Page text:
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Introductory Microeconomics (ECON10004)

Undergraduate level 1Points: 12.5On Campus (Parkville)

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Overview

Year of offer2018
Subject levelUndergraduate Level 1
Subject codeECON10004
Campus
Parkville
Availability(Quotas apply)
Semester 1
Semester 2
FeesSubject EFTSL, Level, Discipline & Census Date

This subject is an introduction to microeconomic theory and policy. Topics include the theory of perfectly competitive markets, welfare analysis and the role of government in the economy, theory of the firm (production and costs), game theory, and effects of market structure on resource allocation.

Intended learning outcomes

  • Understand the operation of the economy, and to guide decision-making by individuals, businesses and government in solving the key economic problem of meeting unlimited wants with limited resources
  • Explain the concepts of market demand, supply and equilibrium; and apply the market model to explain the determination of prices, quantities and wellbeing
  • Explain how market and social welfare outcomes are affected by changes in demand and supply, and by changes of government policy
  • Explain in what circumstances and in what forms intervention by government in the operation of the economy can improve efficiency and social welfare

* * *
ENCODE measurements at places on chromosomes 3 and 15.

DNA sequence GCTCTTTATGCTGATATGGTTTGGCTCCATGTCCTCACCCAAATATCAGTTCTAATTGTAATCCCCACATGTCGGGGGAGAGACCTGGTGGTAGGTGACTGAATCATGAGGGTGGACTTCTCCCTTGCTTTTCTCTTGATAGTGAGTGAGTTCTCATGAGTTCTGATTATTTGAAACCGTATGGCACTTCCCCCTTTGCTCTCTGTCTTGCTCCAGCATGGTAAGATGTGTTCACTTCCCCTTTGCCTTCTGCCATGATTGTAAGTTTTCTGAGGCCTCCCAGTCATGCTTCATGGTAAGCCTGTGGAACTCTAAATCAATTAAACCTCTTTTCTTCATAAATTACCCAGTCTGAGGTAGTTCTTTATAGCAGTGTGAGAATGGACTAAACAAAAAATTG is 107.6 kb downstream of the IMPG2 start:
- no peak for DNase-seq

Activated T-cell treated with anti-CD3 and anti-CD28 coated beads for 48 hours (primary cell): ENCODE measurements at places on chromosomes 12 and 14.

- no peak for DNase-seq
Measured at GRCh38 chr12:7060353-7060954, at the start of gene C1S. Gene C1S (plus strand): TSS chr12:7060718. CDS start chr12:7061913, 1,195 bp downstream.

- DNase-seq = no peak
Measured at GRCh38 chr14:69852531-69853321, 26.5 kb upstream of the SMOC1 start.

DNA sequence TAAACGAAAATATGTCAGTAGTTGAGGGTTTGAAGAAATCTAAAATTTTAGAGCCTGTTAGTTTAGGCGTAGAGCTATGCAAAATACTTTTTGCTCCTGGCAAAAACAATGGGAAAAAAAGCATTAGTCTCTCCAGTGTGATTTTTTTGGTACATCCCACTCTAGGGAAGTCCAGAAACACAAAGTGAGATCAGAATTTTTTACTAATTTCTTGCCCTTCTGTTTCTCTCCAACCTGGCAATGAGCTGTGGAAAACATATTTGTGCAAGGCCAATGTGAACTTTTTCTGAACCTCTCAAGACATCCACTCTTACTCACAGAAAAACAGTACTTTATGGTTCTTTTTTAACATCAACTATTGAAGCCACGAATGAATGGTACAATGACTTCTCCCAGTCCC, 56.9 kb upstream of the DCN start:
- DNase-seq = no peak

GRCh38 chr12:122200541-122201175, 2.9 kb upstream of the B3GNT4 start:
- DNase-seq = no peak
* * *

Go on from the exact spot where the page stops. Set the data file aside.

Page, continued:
• Identify “strategic situations” in economic activity, and be able to analyse and predict outcomes of strategic situations
  • Identify the main characteristics of different market structures, and describe and evaluate the nature of decisions and outcomes in the different market structures
  • Explain the nature, role and limitations of theory and models in economic analysis
  • Proceed to the study of other economics and commerce subjects that have a knowledge of introductory microeconomics as a prerequisite

Generic skills

  • High level of development: written communication; problem solving; application of theory to practice; interpretation and analysis; critical thinking; synthesis of data and other information.

  • Moderate level of development: oral communication; collaborative learning; team work; evaluation of data and other information; receptiveness to alternative ideas.

  • Some level of development: statistical reasoning; use of computer software; accessing data and other information from a range of sources.

Eligibility and requirements

Prerequisites

One of:

  • Entry into the Bachelor of Commerce
  • Entry into the Bachelor of Biomedicine
  • Entry into the Bachelor of Science

OR

Both of:

  • A study score of at least 25 in VCE English/English Language/Literature (Units 3 and 4), or equivalent, or at least 30 in ESL
  • A study score of at least 25 in VCE Mathematical Methods (Units 3 and 4) or Specialist Mathematics (Units 3 and 4), or equivalent; OR MAST10012 Introduction to Mathematics (can be taken concurrently in order to meet prerequisite); OR both MAST10014 Foundation Mathematics 1 and MAST10015 Foundation Mathematics 2.